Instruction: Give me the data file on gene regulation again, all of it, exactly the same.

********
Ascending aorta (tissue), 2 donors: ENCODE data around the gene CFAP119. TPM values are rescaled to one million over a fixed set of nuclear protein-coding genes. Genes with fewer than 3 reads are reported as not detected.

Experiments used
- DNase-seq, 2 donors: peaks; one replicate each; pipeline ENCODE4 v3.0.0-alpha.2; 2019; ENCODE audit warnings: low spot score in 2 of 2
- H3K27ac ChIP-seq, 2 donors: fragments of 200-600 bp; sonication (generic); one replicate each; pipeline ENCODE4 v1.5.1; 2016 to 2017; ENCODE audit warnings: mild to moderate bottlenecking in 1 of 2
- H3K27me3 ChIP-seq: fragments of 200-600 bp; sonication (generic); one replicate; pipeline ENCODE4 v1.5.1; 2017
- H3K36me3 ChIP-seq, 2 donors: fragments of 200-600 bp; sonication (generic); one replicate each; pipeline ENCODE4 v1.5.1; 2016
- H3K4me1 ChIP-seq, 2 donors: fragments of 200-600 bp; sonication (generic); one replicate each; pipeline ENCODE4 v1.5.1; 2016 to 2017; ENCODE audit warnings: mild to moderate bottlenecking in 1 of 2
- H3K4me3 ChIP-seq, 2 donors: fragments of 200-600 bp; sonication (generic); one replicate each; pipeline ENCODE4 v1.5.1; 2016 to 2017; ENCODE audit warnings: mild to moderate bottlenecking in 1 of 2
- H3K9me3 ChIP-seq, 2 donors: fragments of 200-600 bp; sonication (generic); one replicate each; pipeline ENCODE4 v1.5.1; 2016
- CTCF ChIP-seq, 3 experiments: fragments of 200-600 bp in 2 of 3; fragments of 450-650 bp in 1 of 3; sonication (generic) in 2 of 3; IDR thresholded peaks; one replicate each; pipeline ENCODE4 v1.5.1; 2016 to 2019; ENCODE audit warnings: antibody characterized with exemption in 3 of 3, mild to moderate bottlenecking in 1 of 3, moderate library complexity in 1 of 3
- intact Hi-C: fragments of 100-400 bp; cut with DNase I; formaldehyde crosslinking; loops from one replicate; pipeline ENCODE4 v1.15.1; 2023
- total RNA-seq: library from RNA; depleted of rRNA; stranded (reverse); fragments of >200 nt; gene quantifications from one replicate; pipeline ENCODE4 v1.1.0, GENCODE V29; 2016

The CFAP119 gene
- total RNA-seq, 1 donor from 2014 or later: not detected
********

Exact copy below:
Ascending aorta (tissue), 2 donors: ENCODE data around the gene CFAP119. TPM values are rescaled to one million over a fixed set of nuclear protein-coding genes. Genes with fewer than 3 reads are reported as not detected.

Experiments used
- DNase-seq, 2 donors: peaks; one replicate each; pipeline ENCODE4 v3.0.0-alpha.2; 2019; ENCODE audit warnings: low spot score in 2 of 2
- H3K27ac ChIP-seq, 2 donors: fragments of 200-600 bp; sonication (generic); one replicate each; pipeline ENCODE4 v1.5.1; 2016 to 2017; ENCODE audit warnings: mild to moderate bottlenecking in 1 of 2
- H3K27me3 ChIP-seq: fragments of 200-600 bp; sonication (generic); one replicate; pipeline ENCODE4 v1.5.1; 2017
- H3K36me3 ChIP-seq, 2 donors: fragments of 200-600 bp; sonication (generic); one replicate each; pipeline ENCODE4 v1.5.1; 2016
- H3K4me1 ChIP-seq, 2 donors: fragments of 200-600 bp; sonication (generic); one replicate each; pipeline ENCODE4 v1.5.1; 2016 to 2017; ENCODE audit warnings: mild to moderate bottlenecking in 1 of 2
- H3K4me3 ChIP-seq, 2 donors: fragments of 200-600 bp; sonication (generic); one replicate each; pipeline ENCODE4 v1.5.1; 2016 to 2017; ENCODE audit warnings: mild to moderate bottlenecking in 1 of 2
- H3K9me3 ChIP-seq, 2 donors: fragments of 200-600 bp; sonication (generic); one replicate each; pipeline ENCODE4 v1.5.1; 2016
- CTCF ChIP-seq, 3 experiments: fragments of 200-600 bp in 2 of 3; fragments of 450-650 bp in 1 of 3; sonication (generic) in 2 of 3; IDR thresholded peaks; one replicate each; pipeline ENCODE4 v1.5.1; 2016 to 2019; ENCODE audit warnings: antibody characterized with exemption in 3 of 3, mild to moderate bottlenecking in 1 of 3, moderate library complexity in 1 of 3
- intact Hi-C: fragments of 100-400 bp; cut with DNase I; formaldehyde crosslinking; loops from one replicate; pipeline ENCODE4 v1.15.1; 2023
- total RNA-seq: library from RNA; depleted of rRNA; stranded (reverse); fragments of >200 nt; gene quantifications from one replicate; pipeline ENCODE4 v1.1.0, GENCODE V29; 2016

The CFAP119 gene
- total RNA-seq, 1 donor from 2014 or later: not detected